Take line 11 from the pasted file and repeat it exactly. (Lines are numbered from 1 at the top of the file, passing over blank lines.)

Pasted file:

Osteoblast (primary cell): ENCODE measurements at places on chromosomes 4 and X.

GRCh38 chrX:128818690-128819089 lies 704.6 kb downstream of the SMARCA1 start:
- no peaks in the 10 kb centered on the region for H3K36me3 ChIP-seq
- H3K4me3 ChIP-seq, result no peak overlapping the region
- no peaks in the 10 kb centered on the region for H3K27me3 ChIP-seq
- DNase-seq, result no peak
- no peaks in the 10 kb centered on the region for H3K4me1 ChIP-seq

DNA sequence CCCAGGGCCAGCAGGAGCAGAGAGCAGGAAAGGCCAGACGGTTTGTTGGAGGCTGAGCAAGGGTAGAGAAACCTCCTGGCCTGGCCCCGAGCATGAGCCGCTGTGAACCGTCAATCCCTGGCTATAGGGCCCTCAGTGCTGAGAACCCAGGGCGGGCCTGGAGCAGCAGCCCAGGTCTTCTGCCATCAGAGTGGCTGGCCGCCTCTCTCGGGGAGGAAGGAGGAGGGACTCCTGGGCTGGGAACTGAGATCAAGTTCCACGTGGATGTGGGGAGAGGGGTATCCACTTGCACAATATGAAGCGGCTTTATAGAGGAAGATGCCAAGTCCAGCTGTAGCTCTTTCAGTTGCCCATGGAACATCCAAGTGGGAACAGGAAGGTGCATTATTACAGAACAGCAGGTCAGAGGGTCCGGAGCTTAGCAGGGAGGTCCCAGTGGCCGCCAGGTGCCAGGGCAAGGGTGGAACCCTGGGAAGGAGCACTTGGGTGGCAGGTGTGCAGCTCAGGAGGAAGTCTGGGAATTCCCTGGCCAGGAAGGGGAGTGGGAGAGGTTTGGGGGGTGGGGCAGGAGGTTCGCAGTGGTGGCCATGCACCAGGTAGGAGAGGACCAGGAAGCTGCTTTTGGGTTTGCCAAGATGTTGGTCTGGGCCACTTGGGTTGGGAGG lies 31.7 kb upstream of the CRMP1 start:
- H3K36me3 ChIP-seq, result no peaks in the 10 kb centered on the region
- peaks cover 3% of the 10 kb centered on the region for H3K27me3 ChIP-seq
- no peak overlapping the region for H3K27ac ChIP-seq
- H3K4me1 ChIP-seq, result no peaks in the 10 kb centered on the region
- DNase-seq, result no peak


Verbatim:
- no peak overlapping the region for H3K27ac ChIP-seq